Fort Sumter, S. C.
Feby 28th, 1861.
I have the honor to report that they are continuing the work reported in my communication No 57. I send, herewith, Memoranda, hastily prepared, by the officers of this command, giving their individual opinions as to the number of men which would be required to re-enforce us. The problem is one of considerable difficulty – as the Southern Confederacy have the advantage of knowing the intentions, even, of our Government, and are thus enabled to make suitable preparations- These gentlemen were directed to consider the harbour closed – it is fair to consider that all of the channels would be closed as soon as information is received of the intentions of the Government.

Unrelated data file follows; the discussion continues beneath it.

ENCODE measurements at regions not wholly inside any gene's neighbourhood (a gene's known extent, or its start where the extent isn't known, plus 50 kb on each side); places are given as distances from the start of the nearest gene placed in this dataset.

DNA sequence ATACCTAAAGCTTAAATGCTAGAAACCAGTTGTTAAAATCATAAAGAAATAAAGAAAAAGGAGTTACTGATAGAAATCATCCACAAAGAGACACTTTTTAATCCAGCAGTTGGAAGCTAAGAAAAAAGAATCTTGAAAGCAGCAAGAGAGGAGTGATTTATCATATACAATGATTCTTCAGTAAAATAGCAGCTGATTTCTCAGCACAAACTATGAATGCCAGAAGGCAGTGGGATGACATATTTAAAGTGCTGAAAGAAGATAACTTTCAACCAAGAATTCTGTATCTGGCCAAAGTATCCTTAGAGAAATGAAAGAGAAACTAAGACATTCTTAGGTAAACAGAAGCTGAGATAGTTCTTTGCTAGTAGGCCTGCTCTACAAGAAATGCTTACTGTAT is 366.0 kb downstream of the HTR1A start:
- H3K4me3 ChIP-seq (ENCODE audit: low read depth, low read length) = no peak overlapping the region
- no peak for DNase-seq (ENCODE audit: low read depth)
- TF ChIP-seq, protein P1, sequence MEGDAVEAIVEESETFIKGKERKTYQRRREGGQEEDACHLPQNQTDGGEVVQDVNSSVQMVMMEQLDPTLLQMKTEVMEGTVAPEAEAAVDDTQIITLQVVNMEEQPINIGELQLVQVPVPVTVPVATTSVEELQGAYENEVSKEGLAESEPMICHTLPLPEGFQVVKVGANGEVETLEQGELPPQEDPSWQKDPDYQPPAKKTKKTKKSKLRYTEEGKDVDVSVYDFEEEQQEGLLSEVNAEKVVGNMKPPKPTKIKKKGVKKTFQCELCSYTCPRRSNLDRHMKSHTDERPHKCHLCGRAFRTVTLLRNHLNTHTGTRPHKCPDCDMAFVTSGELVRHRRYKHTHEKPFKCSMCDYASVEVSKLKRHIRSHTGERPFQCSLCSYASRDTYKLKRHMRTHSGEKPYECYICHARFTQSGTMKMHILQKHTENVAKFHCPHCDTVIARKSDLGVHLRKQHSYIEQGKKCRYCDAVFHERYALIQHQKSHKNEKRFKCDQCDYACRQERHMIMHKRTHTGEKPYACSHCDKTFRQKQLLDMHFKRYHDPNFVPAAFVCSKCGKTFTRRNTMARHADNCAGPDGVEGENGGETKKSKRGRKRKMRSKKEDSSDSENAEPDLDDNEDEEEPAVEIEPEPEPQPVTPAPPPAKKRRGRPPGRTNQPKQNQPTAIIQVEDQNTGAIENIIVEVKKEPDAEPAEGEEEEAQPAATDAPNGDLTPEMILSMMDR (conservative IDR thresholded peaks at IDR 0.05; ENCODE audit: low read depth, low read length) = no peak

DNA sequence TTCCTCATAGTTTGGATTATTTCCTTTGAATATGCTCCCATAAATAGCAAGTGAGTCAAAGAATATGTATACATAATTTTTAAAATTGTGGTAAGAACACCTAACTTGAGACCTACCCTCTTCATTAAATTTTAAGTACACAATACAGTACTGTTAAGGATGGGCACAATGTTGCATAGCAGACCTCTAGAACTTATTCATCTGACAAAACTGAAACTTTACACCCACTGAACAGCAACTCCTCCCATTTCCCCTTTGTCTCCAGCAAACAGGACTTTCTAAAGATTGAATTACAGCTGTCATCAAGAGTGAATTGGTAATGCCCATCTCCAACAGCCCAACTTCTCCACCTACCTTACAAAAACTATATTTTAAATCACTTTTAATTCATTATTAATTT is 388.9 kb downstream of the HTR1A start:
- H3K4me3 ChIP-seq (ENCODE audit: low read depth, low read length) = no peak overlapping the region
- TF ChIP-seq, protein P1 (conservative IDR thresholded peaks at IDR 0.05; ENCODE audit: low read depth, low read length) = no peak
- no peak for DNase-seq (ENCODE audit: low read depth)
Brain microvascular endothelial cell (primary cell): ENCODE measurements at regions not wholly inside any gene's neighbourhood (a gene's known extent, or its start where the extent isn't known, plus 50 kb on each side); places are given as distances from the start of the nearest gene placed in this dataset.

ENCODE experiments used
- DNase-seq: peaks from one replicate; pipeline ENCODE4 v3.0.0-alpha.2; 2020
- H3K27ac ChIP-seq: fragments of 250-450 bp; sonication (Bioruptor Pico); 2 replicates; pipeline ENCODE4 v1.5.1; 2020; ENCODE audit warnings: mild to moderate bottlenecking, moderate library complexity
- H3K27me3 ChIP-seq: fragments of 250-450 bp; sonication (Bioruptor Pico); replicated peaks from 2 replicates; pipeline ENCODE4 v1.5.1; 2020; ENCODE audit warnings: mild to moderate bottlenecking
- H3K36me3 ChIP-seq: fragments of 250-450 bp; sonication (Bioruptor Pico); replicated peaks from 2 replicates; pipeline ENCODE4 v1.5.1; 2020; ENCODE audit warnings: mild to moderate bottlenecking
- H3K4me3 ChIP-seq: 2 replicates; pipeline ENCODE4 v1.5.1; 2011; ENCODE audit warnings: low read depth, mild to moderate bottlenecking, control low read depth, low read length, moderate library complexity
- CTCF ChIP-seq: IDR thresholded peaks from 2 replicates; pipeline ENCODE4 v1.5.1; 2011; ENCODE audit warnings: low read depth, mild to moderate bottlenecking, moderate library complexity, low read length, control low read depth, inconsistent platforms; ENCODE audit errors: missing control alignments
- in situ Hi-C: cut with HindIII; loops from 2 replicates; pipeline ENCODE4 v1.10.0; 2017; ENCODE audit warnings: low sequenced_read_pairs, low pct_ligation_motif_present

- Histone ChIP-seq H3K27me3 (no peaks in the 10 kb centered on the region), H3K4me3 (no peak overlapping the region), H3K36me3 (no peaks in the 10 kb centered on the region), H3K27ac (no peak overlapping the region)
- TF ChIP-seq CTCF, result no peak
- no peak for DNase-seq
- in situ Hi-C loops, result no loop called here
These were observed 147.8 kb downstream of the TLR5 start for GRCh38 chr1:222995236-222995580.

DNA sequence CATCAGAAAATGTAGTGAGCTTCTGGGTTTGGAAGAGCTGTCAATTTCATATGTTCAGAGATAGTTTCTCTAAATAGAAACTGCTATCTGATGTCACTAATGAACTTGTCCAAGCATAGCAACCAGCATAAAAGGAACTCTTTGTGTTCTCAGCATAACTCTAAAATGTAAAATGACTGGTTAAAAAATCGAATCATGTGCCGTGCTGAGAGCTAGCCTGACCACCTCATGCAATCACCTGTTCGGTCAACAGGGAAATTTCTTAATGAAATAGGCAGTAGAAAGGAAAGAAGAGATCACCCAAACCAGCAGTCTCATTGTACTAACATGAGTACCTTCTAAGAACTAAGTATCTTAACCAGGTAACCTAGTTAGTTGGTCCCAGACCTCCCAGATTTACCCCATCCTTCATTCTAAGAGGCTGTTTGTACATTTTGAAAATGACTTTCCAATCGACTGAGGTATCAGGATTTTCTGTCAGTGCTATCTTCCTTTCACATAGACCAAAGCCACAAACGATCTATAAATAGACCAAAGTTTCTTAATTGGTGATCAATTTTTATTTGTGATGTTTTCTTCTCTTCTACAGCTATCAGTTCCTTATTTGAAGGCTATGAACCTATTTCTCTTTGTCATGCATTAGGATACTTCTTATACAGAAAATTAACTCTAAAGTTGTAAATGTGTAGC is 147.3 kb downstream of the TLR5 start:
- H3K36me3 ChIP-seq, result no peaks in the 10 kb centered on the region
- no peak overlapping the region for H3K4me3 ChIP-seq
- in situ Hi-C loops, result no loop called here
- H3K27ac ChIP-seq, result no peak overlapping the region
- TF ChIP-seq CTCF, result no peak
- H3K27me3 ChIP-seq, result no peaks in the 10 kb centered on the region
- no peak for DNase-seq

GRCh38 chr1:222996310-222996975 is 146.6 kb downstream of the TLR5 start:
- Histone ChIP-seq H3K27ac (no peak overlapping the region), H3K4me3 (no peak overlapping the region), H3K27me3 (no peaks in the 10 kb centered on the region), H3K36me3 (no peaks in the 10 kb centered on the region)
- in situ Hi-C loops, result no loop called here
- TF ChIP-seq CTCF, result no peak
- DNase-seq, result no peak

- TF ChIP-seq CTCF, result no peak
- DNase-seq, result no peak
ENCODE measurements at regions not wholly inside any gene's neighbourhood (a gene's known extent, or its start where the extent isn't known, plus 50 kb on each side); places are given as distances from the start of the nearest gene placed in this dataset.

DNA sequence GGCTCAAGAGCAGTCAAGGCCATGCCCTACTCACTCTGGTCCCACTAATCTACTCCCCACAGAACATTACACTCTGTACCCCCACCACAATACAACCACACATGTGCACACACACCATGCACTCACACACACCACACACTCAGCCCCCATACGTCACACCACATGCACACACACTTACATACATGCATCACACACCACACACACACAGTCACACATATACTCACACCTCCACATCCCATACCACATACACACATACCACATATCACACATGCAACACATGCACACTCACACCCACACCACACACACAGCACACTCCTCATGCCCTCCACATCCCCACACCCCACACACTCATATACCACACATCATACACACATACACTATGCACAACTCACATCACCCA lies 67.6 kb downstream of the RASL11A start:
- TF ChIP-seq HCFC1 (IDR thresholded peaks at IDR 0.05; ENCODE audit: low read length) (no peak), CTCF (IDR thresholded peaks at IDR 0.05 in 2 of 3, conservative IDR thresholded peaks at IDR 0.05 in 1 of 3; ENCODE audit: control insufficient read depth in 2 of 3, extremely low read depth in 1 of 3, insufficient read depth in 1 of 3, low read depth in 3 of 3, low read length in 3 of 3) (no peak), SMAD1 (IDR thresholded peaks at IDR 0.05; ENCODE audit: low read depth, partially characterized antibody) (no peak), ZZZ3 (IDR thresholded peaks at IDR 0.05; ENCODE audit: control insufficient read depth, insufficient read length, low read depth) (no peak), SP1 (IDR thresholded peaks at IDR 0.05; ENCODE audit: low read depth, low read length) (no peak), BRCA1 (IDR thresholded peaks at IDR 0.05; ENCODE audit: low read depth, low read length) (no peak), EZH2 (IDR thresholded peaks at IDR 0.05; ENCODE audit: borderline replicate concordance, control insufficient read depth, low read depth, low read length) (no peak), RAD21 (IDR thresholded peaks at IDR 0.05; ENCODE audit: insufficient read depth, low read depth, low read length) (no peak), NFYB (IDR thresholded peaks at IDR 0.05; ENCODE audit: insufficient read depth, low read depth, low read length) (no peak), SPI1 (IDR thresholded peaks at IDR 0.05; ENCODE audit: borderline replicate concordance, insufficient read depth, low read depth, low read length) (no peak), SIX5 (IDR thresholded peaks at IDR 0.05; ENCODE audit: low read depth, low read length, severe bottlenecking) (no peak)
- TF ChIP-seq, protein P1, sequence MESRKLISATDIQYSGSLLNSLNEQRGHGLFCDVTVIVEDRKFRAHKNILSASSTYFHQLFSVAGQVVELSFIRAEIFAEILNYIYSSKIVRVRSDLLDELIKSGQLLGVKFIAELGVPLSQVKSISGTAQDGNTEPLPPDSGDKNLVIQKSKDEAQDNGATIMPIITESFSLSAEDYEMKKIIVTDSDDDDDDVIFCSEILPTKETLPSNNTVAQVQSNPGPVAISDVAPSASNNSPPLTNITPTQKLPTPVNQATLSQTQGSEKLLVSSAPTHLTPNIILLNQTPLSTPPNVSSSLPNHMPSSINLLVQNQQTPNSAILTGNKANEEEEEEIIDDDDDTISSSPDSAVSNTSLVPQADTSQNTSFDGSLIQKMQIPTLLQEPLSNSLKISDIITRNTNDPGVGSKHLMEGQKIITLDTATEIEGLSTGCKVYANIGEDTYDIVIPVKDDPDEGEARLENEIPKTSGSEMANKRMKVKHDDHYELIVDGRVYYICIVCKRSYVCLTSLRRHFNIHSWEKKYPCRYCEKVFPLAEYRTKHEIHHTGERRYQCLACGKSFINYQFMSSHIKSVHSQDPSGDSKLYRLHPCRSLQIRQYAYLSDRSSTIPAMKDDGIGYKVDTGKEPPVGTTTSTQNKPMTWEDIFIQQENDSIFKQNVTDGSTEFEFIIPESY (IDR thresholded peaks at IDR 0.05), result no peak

I confess that I would not be willing to risk my reputation on an attempt to throw reenforcements into this harbour, within the time for our relief rendered necessary by the limited supply of our provisions, and with a view of holding possession of the same, with a force of less than twenty thousand good and well disciplined men.
Enclosed is also a sketch of the present appearance of the works on Cummings Point, prepared by Capt Seymour.
I am Colonel,
Your obdt Svt.
Major 1st Artillery, Commanding.
SOURCE: Abraham Lincoln Papers at the Library of Congress, Washington, D.C.